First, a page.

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Raging Pencils by Mike "Razzleberry" Stanfill

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start rant

My Father, The Car.

"I know a lot about cars, man. I can look at any car's headlights and tell you exactly which way it's coming." -
Mitch Hedberg

my father the carI come from that legendary epoch when $75 could buy you a pretty decent car. Seriously. My first cheapo car was a '63 Ford Galaxy which my dear old dad acquired from a local auto auction. It was a sedan with bad paint and woven nylon seat covers that was constantly unravelling itself into my Levis, but it had a honkin' massive 390ci V-8 with a four-barrel carb. On reflection I believe dad was trying to kill me (he certainly had good cause) and on more than one occasion almost got his wish. My fault, not his.

Let me take a quick moment to explain that my father was seemingly born to drink, fight and sell used cars. He was exceptionally good at all three. So nearly every night of his life he came home sauced, bruised and driving whichever car on the lot was closest to the door. Cars, then, were not treasured possessions in our family. They were something you used to get to work or school or the Ace In The Hole. Needless to say, when his children needed a car they turned to him. Now back to my misty, pointless reminiscence.

I drove the Galaxy for about a year until the oil pump suffered a massive coronary. My father determined that replacing the pump would cost more than the entire car so he sold it at the same auto auction, at the same time acquiring my next $75 vehicle, a '63 Rambler station wagon.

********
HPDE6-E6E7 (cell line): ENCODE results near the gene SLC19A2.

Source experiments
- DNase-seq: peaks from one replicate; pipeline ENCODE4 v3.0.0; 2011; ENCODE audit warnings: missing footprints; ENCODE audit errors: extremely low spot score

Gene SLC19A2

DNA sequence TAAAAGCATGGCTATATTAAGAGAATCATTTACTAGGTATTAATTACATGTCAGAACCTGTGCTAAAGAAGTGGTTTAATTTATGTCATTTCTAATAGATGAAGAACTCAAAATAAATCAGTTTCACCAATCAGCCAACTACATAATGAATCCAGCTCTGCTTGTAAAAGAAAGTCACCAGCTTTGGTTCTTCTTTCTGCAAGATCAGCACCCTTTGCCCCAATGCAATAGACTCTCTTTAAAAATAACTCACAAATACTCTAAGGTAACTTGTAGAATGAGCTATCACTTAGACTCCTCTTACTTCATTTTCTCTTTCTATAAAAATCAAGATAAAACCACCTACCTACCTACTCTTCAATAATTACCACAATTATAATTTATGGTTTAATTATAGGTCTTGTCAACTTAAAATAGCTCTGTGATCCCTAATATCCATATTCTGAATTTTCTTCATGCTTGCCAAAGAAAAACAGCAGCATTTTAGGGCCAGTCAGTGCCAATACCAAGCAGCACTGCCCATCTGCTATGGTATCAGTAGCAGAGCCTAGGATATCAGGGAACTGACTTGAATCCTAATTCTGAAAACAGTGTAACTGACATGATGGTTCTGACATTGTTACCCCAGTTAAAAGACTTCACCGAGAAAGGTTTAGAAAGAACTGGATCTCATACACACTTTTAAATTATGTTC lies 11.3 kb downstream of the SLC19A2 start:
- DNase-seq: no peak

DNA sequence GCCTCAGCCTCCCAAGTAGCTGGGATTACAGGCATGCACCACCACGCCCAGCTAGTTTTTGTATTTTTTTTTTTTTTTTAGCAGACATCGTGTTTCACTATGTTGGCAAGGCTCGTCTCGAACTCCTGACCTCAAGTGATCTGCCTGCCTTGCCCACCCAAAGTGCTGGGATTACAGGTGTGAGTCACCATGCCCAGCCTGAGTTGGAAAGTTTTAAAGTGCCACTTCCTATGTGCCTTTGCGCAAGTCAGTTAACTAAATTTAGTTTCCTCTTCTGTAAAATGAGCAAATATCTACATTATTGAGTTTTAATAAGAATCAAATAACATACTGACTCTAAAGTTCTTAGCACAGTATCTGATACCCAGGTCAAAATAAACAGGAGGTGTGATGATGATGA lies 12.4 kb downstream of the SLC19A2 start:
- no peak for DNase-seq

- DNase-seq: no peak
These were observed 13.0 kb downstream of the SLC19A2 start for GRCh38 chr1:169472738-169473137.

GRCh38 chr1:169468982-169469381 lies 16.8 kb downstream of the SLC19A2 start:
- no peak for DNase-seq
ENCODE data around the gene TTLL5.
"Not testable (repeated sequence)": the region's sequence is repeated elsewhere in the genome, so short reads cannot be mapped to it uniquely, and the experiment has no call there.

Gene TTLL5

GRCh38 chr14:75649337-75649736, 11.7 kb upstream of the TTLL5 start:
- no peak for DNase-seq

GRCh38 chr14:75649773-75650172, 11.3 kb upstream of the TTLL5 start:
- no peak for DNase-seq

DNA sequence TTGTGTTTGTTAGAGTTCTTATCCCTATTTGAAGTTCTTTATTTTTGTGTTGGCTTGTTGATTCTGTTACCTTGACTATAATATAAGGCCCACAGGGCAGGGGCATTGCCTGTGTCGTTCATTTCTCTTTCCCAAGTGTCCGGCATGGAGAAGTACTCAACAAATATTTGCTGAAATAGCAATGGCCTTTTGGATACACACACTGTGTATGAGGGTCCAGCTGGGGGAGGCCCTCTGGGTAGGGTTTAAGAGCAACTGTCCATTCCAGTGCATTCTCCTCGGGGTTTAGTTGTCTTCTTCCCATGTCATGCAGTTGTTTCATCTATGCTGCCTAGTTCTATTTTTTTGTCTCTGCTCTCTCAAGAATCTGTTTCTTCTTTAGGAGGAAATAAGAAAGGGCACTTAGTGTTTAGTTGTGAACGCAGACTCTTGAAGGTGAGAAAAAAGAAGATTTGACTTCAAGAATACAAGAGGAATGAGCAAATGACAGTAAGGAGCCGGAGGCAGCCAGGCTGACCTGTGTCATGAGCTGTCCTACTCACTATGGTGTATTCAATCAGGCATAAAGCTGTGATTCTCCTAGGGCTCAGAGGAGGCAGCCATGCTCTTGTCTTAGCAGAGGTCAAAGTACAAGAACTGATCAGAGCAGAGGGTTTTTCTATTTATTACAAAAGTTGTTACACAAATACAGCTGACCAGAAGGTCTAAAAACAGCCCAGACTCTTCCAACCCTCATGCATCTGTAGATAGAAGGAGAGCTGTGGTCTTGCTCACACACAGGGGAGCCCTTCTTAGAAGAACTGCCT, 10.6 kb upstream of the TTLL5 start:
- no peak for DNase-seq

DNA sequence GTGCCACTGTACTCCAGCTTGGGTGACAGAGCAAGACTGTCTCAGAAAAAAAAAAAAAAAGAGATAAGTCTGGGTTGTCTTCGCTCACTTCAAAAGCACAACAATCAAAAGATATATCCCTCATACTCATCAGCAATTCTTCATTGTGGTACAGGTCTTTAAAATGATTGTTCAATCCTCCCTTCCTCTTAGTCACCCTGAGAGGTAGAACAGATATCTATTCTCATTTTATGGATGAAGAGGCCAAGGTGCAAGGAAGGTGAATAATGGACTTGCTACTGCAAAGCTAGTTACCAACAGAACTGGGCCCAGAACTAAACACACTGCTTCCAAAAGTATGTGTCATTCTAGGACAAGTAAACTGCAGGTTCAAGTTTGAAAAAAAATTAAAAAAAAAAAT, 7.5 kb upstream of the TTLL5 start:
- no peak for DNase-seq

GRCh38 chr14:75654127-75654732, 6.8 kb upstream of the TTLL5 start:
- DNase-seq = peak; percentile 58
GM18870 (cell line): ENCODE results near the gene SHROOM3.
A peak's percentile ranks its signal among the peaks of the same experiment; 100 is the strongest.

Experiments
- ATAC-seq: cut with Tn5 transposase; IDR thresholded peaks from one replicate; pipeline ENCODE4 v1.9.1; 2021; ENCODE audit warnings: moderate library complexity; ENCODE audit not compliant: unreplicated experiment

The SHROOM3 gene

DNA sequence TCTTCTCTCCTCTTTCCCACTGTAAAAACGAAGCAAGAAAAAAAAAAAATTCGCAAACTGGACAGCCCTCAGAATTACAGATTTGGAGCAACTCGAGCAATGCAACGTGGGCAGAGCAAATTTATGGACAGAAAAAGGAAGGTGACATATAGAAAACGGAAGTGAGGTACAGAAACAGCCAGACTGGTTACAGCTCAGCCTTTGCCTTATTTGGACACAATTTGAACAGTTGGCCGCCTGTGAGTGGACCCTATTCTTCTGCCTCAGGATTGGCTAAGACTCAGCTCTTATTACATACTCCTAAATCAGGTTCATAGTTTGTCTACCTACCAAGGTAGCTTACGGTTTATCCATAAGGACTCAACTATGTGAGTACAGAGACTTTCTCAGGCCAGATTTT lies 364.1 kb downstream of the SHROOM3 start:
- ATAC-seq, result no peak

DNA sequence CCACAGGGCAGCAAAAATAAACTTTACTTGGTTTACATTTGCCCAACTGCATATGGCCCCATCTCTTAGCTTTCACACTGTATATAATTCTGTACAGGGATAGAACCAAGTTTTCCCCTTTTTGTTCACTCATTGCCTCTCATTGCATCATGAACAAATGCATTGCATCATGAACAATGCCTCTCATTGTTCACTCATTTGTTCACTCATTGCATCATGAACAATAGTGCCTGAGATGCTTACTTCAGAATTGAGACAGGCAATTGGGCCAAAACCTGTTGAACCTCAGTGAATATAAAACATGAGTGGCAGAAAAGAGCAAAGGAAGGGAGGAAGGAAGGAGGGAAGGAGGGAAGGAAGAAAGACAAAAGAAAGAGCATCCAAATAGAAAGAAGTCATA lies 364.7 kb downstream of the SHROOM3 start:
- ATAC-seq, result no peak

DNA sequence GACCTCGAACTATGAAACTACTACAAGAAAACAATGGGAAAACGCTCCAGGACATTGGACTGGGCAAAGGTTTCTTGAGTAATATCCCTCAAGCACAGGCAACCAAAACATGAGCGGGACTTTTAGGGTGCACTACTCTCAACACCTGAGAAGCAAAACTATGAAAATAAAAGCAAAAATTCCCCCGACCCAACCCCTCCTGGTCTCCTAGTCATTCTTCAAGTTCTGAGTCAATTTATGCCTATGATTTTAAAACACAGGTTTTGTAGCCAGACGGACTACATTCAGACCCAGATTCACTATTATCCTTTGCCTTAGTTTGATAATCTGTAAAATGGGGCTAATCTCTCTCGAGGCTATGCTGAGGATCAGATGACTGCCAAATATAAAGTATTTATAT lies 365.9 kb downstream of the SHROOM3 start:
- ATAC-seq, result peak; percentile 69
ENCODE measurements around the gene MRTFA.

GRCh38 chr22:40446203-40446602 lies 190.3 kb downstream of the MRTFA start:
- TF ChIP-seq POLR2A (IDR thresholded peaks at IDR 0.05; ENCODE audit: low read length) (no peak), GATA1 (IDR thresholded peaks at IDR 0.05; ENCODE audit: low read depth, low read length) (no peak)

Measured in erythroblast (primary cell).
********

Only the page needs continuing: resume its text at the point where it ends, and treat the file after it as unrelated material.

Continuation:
As transportation goes it was much more reasonable than the Galaxy but the thing I remember most was the vacuum-powered windshield wipers. You see, the vaccum that an engine produces decreases as the RPM's increase, which meant if I got caught in a rainstorm on a freeway I was stuck with an early version of intermittent wipers. Really, really, REALLY slow intermittent wipers. Being too young and stupid to just slow down or pull over until the rain let up I just stuck my head out the window and motored on. Lord have mercy.

One of my very first attempts at auto repair occurred on this car when I replaced the thermostat... backwards. My second auto repair was replacing the resultant cracked cylinder head... successfully, as it turned out. The car lasted a few more months until I helped a friend tow his car home. We connected the chain fom his car to my rear axle and when I accelerated, a little too quickly, it tore the rear-end out. D'oh.

The next car dad surprised me with was a 1964-1/2 Mustang convertible, costing a then-exorbitant $450. It was painted a near-black Mediterranean blue and came equipped with a 260-V8 mated to a three-speed manual transmission.

Had I ever driven a stick before? No. Did I tell my dad that I'd never driven a stick before? No. It's hard to tell what he was thinking as I bucked and lurched out of the lot that day but he never said anything about it. Needless to say, I had to replace the clutch in pretty short order.

I had plenty of adventures, both rapturous and disastrous, in that fine little car until the timing-chain began to slip. Economics dictated repairing this car, rather than simply getting rid of it, and although there was but 75k on the odometer my dad convinced me to rebuild the engine while I was under the hood.

Had I ever rebuilt an engine before? No. Did I question my dad's sanity? No. Did I rebuild the engine? Yes. Was I successful? Welllll, sort of. It ran, but it was never really the same and after a few weeks it just stopped running altogether. I think possibly out of contempt.

I placed an ad in the paper and sold it to a strangely giddy individual for less money than I care to admit. Little did I know it would one day become a true collectors item. Oh, well.

With the proceeds I bought a '69 Falcon, which turned out to be a lemon in every sense of the word. I put up with it for about six months before buying another '65 Mustang convertible, the same dark blue but with a six-cylinder engine. That was 1975 and I'm still driving it today. I've replaced a lot of clutches over the years but I leave the major engine work to the professionals.

Dad died much too young several years ago. For good or bad I consider the Mustang a sort of legacy of his stewardship and his faith in me to allow me fuck up in my own special way. Thanks, dad.


end rant

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